Sylvie Aboa-Bradwell

Sylvie Aboa-Bradwell is the founder and executive director of the Policy Centre for African Peoples (www.policycap.org ), an educational charity established in the UK in 2008. The Policy Centre for African Peoples works to enable African and disadvantaged communities to improve their lives through education.

Aboa-Bradwell is also the founder and chief executive officer of Medzan Training (www.medzantraining.com ), a company created in 2016 to offer innovative, Africa-inspired executive coaching, leadership and professional development programmes.

Before founding the Policy Centre for African Peoples and Medzan Training, she served as UK Director of the Nigeria-based think tank Centre for Democracy and Development for over 3 years. Prior to that, she worked for institutions promoting human development, education and rights in Africa, Britain, Spain and elsewhere for nearly 10 years.

Aboa-Bradwell is a fellow of the African Women Entrepreneurship Cooperative, a business and management programme run by the New York-based Center for Global Enterprise. She was recently co-opted into the Medway Champions, a network of leaders, business owners and entrepreneurs who are collaborating with Medway Council and a wide variety of partners to boost business growth, regeneration and international business engagement in the post-Brexit context.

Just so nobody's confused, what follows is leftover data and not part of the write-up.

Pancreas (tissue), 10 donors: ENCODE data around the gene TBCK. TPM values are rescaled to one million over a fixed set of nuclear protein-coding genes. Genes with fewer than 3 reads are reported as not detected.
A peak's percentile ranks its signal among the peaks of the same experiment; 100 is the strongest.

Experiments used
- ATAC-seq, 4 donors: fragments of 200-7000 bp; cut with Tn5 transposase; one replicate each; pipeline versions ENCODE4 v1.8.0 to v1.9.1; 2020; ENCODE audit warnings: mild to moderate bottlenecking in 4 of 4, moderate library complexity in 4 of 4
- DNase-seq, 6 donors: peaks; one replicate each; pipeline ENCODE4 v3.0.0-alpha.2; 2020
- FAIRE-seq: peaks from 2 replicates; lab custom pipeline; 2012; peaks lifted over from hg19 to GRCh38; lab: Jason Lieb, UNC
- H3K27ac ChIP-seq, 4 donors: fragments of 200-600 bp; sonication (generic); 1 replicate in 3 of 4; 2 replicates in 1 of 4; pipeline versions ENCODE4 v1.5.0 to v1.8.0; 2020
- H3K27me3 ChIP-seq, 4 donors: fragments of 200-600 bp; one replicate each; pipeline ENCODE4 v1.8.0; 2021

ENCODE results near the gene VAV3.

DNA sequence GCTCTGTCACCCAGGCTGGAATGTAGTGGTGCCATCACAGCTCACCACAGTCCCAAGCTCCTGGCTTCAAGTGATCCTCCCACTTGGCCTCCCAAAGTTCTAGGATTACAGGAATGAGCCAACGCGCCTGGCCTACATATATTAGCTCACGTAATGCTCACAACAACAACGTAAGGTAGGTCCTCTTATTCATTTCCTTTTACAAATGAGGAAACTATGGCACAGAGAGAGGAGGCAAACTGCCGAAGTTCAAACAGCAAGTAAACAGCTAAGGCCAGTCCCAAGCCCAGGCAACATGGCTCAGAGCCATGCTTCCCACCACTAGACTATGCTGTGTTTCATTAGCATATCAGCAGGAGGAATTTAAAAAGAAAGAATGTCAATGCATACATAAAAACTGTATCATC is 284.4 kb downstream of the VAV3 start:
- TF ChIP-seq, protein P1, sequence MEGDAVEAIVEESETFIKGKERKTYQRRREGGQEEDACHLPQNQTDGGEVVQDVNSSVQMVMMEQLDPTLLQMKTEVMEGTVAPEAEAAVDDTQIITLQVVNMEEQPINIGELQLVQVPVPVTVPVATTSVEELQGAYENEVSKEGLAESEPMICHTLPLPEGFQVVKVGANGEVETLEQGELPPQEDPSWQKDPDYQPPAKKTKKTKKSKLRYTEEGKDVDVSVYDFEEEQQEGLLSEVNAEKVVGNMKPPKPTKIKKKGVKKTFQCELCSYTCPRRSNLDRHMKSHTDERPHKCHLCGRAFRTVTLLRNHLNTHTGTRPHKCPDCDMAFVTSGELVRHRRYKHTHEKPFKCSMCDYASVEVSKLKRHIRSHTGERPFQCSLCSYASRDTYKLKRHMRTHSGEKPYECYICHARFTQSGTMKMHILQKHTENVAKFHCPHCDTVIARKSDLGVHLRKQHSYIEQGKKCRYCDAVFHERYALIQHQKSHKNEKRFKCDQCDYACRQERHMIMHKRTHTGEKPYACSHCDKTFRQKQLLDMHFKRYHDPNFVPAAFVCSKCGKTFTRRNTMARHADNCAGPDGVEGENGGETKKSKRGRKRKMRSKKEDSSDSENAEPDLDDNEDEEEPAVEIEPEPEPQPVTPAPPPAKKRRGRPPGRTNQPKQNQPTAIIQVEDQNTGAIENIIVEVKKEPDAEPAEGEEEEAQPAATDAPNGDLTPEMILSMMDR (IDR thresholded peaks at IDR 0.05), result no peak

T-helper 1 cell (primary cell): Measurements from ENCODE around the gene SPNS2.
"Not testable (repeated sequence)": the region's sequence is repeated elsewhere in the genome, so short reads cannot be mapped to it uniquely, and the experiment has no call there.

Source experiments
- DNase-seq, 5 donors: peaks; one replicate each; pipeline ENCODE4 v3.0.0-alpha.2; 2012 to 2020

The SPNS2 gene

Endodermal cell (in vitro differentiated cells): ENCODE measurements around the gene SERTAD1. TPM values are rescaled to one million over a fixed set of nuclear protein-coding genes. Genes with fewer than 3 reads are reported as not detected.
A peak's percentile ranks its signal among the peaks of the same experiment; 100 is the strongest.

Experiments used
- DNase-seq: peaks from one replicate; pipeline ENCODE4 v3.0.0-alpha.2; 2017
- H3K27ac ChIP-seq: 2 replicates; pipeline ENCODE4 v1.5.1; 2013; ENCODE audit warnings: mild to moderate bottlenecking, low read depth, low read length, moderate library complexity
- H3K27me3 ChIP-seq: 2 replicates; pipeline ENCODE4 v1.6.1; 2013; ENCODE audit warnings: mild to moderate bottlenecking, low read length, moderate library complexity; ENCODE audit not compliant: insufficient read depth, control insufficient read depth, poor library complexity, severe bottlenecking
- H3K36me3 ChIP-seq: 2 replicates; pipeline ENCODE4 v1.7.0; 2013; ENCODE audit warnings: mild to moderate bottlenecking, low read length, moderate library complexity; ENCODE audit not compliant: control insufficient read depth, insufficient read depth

In addition, she one of the Royal Society of Arts’ Diaspora Change Makers. She recently served as a non-executive director of the diplomatic consultancy Grassroots Diplomat, as well as an advisory board member of the British Awards for Africa’s Development. Aboa-Bradwell’s leadership and dedication to the promotion of human development and education through her work, writings, lectures, radio and television appearances have brought her international recognition. She received an award in 2019 from Generation Success for mentoring young people, and won the 2013 Diaspora Award for Leadership and Education. She was short-listed as Career Woman of the Year, Author of the Year and Role Model of the Year in 2013 Women for Africa Awards, and a finalist for the 2014 Achievers Awards in the category of Excellence in the Diaspora.

Aboa-Bradwell has a Master of Philosophy in Postcolonial Studies from the Complutense University of Madrid and a Diploma in Internal Development from Birkbeck, University of London. She is fluent in English, French, Spanish, and several African languages. She has produced articles and comments for numerous media organisations including The Guardian, BBC, TV5 Monde, Vox Africa, The Huffington Post, The Sunday Times, AllAfrica.com, and Africa Briefing.

Sample Publications